Bills Our Parents Didn’t Face
It is almost a week since the VA Tech massacre took place. It is scary to think that in such a short time such a heinous event has been relegated to history, but that is how it goes. Time never stops moving, people never stop living. It is a hard lesson but real.
A couple of days after the shooting I had a few of the guys I play basketball with split a pitcher of beer and chewed the fat about raising kids today. One of them told me that if he had to start over he wouldn’t have kids. He said that he couldn’t imagine having to “deal with what you deal with.“
I smiled and shook my head at him. I wouldn’t give up my children for anything. It is easy to look at the world and see the negative. It is easy to see the black and miss the light. I understand. I spend a lot time considering how to be as good a father as my father. I wonder how to live up to the standard set by my grandfathers.
They were all men who worked and worked and worked to provide for their families. Not that I do not work hard. I know that I do. I know that I am doing my best to give my children a life that is better than what I had and mine was good.
In my last post I blogged about paying the telephone bill. It is a rather mundane topic, but it ties into this. I have chosen to take on more bills than my parents had. When I was a child they didn’t worry about paying for an internet connection, satellite television, cell phones or private school. Then again they had more children to deal with than I do.
I suppose that you could make the argument that in some ways life was simpler. No net meant not having instant access to information. What happened across the country or on a different side of the planet felt much farther away than it does today. But that didn’t mean that they weren’t conscious of the impact of the nightly news on my siblings and I.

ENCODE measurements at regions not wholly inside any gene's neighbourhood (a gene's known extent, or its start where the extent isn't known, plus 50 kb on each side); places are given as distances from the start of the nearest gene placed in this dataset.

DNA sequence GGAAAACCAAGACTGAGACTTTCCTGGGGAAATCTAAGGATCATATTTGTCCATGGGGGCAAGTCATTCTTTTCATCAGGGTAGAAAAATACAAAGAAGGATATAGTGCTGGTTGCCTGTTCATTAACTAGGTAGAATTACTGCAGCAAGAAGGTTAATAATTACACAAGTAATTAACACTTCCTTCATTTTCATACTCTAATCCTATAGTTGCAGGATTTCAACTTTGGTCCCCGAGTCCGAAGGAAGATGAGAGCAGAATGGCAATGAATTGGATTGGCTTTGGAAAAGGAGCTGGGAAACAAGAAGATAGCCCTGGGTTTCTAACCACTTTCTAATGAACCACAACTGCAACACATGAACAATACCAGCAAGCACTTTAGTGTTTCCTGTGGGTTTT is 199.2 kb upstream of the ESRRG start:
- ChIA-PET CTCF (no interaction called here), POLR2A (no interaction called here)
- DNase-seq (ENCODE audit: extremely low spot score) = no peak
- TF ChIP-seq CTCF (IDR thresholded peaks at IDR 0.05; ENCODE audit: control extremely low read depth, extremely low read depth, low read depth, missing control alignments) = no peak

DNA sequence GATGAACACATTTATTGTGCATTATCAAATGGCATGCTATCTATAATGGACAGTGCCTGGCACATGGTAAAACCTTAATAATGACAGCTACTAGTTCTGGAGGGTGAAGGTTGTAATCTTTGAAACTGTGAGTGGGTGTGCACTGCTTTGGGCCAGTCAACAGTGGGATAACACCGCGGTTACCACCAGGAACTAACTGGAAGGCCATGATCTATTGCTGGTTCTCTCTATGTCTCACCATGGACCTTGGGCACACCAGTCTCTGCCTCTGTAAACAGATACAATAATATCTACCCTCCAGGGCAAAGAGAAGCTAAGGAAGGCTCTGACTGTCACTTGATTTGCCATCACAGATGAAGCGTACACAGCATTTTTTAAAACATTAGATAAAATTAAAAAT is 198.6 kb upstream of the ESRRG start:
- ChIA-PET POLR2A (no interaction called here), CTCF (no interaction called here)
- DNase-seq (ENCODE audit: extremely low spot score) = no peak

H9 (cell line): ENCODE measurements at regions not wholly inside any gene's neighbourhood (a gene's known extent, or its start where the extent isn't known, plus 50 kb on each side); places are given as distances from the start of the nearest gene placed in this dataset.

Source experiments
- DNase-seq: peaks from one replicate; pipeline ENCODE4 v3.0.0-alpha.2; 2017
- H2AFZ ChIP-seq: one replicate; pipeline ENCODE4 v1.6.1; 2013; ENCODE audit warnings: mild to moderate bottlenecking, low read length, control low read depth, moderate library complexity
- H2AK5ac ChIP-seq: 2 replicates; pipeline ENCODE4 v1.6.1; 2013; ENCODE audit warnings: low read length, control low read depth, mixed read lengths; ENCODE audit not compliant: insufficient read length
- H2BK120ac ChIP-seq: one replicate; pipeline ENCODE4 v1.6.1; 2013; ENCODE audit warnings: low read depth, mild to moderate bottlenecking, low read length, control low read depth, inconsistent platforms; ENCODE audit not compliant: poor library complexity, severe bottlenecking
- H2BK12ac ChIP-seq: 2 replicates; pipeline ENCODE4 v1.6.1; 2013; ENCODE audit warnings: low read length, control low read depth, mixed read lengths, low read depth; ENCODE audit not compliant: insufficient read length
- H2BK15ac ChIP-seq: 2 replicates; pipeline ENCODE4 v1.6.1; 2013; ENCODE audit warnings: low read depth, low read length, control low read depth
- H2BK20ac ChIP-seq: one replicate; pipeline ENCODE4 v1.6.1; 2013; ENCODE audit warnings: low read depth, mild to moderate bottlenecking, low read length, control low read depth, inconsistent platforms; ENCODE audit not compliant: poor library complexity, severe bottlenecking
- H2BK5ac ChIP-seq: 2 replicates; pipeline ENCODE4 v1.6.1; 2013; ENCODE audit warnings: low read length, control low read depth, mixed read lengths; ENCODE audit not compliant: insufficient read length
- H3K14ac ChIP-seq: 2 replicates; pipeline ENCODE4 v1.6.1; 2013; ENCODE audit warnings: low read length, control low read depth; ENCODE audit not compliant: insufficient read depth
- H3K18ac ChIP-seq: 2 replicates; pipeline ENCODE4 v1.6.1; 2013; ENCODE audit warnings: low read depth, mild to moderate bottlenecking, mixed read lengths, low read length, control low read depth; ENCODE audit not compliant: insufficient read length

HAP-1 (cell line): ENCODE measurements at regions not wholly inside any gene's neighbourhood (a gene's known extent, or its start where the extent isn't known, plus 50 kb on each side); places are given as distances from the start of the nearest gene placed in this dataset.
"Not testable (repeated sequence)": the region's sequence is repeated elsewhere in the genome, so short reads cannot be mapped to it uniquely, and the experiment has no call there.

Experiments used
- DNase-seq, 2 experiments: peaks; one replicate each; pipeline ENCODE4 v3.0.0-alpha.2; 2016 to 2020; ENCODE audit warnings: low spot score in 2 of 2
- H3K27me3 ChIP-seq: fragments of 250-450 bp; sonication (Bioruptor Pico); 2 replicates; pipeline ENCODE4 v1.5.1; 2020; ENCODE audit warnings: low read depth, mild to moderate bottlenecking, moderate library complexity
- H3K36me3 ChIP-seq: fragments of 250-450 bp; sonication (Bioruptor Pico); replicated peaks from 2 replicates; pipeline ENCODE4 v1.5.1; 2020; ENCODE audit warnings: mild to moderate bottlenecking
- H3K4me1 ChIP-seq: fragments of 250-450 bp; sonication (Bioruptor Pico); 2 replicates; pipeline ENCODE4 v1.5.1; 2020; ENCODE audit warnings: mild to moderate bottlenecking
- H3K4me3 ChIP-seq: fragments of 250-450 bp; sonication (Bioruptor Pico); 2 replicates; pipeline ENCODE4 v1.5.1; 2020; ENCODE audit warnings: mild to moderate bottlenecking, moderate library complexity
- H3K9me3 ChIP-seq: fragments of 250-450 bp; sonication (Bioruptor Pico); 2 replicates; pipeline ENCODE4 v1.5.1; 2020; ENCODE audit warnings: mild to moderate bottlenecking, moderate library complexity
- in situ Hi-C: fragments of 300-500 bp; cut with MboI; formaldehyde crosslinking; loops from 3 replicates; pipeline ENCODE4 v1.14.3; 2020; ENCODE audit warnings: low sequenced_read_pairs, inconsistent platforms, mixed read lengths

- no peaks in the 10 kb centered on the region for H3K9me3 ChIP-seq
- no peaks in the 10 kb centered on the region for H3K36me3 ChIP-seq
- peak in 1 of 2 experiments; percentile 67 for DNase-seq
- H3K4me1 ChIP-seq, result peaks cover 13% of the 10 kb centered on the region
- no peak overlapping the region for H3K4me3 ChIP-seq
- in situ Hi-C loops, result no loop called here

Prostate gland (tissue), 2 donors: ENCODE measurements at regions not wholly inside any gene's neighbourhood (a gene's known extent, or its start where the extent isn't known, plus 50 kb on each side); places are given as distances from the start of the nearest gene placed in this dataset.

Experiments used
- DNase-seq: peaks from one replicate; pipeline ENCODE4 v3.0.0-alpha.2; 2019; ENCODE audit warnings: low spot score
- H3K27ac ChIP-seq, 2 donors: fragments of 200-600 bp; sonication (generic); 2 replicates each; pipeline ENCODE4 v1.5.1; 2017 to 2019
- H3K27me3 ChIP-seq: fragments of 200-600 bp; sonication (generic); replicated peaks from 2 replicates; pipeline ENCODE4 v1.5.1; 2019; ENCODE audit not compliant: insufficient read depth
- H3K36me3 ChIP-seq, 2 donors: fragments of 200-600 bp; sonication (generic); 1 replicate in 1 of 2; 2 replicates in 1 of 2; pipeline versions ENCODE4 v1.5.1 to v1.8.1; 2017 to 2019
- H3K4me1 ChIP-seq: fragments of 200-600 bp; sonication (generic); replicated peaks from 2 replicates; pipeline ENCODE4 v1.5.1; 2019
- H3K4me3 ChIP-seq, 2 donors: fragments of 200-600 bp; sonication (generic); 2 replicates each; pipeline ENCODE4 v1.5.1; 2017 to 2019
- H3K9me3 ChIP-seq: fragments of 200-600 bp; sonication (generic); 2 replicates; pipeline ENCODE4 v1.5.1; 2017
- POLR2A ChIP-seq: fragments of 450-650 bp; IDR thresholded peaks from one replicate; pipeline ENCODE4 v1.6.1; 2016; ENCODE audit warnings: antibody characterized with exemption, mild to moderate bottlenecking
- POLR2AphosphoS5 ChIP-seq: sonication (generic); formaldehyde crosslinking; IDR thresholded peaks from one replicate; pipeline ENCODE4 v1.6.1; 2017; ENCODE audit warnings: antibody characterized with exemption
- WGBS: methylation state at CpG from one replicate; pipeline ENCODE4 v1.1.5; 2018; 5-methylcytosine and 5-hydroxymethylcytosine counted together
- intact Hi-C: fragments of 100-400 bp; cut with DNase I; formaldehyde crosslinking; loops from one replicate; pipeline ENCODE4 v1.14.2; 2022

I can still hear Walter Cronkite reporting on various tragedies. I can still remember asking my parents hard questions about Vietnam, about Patty Hearst and why some fathers hit their kids with a belt.
During the summer my friends and I would bike all over the valley. We’d leave in the morning and come back in the late afternoon. Sometimes we would get so caught up in what we were doing we wouldn’t get back until the evening. No cell phones meant that unless someone had a dime there wasn’t anyway to call home and say that we were ok and just running late. A simple phone call would have helped to mitigate some of the fears of our parents, but it still wouldn’t have gotten us off of the hook.
Coming home after dark was a punishable offense and not recommended.
I can’t imagine that our parents worried any less about us than we worry about our kids today. Maybe there were fewer news stories about pedophiles and rapists. Maybe there were fewer shows about child abuse, but that doesn’t mean that our folks were footloose and fancy free.
Going back to my friend’s comment I think that to a certain extent it comes down to how much energy you have. Life can wear you down. If you let it, life will kick your ass. After a while you don’t always have the same stamina for the punches.
For me it comes back to attitude. You can look at life as a series of problems or challenges to overcome. Right now my biggest challenges are financial in nature. I wonder if my folks want to loan me a couple of bucks. See I have a few bills I have to pay….